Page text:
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Attention parents - Tennis is the best first sport

by Joe Dinoffer, USPTA, USPTR, ITA, USTWA


This story is about another example of the scientific community confirming what many of us lifelong tennis lovers have believed for years ---
that tennis is not only the best sport to play for a lifetime, but that it is also the best first sport for children to learn as well. Itís an important
and logical consideration. After all, it makes a great deal of sense for parents to encourage their children to select a first sport to learn which
will develop the greatest number of skills required by the greatest number of other sports and activities. The chart on this page presents a
very convincing argumENT.


Here are the tennis-specific notes and definitions to help you better understand the chart.

Throwing - We all know that the service and overhead motion in tennis is identical to baseball and football. It shouldnít be surprising to note
†that when baseball players or quarterbacks take up tennis, they serve like Pete Sampras.

Catching - It has long been understood that the soft-hand skills required for volleying, as well as dropshots, lobs, and other touch shots in
tennis are terrific catching skill-builders for other sports.

Striking - Anyone who has played tennis knows how much easier tennis makes learning all other racquet sports. In fact, studies have proven
significant carry-overs from one racquet sport to others, as well as to other striking activities like baseball and hockey.

Running & Striking - This very specific skill is one of the most challenging features of tennis, and one of the most valuable skill-builders a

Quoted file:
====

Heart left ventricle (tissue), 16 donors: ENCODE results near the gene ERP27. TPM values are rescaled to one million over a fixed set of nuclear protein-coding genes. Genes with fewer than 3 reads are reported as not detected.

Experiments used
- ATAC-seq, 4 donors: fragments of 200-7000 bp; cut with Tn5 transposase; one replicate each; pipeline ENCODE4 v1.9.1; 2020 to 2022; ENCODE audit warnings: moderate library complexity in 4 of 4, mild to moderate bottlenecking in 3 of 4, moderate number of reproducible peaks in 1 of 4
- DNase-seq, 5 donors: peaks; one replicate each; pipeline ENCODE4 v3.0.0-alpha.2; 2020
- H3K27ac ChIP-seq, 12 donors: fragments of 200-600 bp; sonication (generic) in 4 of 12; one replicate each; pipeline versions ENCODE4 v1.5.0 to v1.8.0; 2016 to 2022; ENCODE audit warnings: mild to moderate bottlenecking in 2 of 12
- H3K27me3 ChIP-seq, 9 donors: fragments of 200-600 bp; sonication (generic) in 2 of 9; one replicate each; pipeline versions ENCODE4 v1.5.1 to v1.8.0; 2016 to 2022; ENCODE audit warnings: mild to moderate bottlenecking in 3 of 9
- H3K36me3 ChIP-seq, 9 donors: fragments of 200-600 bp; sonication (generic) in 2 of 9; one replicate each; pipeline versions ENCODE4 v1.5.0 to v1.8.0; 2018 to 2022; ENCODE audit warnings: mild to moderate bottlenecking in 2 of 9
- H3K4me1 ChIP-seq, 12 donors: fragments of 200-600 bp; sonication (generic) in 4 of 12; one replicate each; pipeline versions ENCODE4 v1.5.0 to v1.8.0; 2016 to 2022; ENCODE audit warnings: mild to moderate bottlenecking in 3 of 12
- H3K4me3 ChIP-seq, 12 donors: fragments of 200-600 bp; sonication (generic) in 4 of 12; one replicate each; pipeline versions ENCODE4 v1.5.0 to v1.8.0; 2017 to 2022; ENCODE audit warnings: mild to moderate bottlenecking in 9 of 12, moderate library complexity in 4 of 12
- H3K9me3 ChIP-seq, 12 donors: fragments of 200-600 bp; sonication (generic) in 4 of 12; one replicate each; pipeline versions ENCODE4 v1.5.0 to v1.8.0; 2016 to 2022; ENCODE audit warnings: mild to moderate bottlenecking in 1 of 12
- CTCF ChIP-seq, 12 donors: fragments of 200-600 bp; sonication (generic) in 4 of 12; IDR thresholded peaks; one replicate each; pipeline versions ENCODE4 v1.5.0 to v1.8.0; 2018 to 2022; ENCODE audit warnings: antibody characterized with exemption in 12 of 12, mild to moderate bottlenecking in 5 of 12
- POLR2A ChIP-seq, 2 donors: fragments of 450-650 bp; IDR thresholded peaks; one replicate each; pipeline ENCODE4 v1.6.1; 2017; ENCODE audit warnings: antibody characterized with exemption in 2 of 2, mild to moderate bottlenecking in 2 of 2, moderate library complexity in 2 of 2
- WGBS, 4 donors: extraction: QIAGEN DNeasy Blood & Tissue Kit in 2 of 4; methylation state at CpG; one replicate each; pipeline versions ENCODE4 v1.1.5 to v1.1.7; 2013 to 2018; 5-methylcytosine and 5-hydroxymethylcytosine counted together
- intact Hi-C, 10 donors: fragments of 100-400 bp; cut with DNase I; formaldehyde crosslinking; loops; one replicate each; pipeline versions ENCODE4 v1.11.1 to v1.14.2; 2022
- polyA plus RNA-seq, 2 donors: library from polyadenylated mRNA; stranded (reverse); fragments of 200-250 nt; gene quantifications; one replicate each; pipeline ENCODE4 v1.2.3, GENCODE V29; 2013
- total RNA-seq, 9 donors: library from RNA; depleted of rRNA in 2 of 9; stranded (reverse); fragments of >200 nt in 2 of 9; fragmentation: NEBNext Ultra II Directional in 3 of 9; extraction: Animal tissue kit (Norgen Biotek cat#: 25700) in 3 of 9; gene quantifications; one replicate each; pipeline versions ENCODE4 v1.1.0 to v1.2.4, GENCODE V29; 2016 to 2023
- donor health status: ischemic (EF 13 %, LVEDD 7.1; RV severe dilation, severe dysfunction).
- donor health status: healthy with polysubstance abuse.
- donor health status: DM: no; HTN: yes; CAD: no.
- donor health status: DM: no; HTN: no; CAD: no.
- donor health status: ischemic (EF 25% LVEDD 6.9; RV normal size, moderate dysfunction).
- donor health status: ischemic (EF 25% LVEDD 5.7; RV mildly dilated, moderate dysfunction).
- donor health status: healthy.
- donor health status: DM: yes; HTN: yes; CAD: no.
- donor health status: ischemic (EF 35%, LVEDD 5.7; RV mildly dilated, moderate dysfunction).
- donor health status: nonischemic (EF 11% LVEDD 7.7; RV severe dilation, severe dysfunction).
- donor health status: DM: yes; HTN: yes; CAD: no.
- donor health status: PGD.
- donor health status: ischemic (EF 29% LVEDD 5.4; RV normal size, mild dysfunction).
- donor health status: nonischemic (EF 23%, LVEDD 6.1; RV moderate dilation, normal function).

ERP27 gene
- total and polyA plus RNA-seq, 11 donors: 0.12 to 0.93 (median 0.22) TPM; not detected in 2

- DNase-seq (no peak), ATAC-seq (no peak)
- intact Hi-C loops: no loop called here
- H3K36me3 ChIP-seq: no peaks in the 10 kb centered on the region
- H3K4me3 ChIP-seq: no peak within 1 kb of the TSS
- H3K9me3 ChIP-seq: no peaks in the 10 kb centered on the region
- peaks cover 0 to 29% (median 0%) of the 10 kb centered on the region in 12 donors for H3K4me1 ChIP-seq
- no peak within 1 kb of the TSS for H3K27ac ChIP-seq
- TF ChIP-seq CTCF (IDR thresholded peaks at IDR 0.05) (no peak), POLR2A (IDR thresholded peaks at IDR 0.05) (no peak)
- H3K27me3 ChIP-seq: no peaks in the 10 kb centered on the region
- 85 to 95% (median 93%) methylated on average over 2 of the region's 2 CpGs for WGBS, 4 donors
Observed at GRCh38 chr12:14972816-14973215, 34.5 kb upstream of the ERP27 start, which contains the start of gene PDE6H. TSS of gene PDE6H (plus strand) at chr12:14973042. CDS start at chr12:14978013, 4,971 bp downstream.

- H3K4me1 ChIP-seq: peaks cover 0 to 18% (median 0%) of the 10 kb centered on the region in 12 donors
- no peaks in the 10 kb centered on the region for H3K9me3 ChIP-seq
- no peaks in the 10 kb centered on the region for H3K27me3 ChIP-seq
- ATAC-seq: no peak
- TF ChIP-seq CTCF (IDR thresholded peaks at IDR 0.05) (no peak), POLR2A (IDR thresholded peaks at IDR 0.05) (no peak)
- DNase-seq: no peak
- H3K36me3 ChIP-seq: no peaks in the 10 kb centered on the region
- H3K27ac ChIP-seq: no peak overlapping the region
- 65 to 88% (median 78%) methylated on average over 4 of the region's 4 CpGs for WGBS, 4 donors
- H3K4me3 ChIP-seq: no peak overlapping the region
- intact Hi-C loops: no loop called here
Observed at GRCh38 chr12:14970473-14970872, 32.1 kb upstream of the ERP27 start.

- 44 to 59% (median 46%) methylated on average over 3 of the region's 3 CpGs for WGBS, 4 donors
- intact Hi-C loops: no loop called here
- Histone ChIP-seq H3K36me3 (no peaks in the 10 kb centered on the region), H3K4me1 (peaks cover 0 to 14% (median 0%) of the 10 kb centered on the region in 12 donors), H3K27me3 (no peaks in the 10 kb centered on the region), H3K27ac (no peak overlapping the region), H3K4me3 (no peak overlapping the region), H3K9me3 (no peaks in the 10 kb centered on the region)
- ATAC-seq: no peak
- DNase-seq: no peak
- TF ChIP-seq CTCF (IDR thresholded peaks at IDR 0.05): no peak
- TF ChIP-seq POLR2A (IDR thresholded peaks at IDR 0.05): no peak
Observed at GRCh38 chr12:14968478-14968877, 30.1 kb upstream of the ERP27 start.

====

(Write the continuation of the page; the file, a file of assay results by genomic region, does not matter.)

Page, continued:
developing athlete can master. In this area, most other sports donít compare at all.

Movement Rhythm - Sports educators are now broadly beginning to emphasize the importance of rhythm in sports, although dance teachers
have long expounded itís benefits. Because tennis is a continuous rhythm activity, it offers many timing and rhythm benefits not available
from many other sports. It may be interesting to compare soccer and tennis in this regard. In tennis, players are constantly involved with the
ball; however in soccer, a center halfback, for example, will only be in contact with the soccer ball about two minutes in a full court 90-minute
soccer game.

3-Step Movement Patterns - At a recent multiple sports conference, a featured speaker spoke about the 3-step movement principal for
sports like kicking in soccer and football. In tennis as well, leading coaches are pointing out that almost all baseline movement can be
covered in three steps.

Aerobic - Although tennis is accepted as more anaerobic than aerobic, the aerobic benefits of playing tennis are very high as compared to
other sports such as baseball or golf.

Anaerobic - There was a recent comparison of calories burned by different activities over a 3-hour period. Competitive and moderate tennis
scored near the top of the list. Why? The on-going high level of anaerobic activity in tennis compares quite favorably to all other sports. This
makes tennis a wonderful first sport to build both stamina and strength in children.

Team-Building - Most junior tennis classes are organized in a group learning environment, encouraging a team atmosphere within an
individual sport. And, what is perhaps the most exciting tennis event of the year? Davis Cup play - a total team experience.

The final point of interest on our comparison chart is to consider which of the sports listed can be played for a lifetime. After all, it makes
sense to invest the most time and resources in an activity which pays the highest dividends. And tennis does just that.

A final comment is that the USTA, USPTA, and USPTR should be complimented for aggressively supporting a free schoolís program
designed to both introduce tennis to students and help train physical education teachers at schools across the country, regardless of whether
or not they have tennis courts. However, at the USTA Eastern Division convention held earlier this year, I was surprised to hear that the City
of White Plains (incidentally where I was born and raised and which is now the national headquarters of the USTA) recently refused to accept
the generosity of the USTA and allow a free tennis program to be conducted in its public school system. Maybe someone from the school
district will read this article and change their minds for the next calendar year. For the sake of the children, I hope so.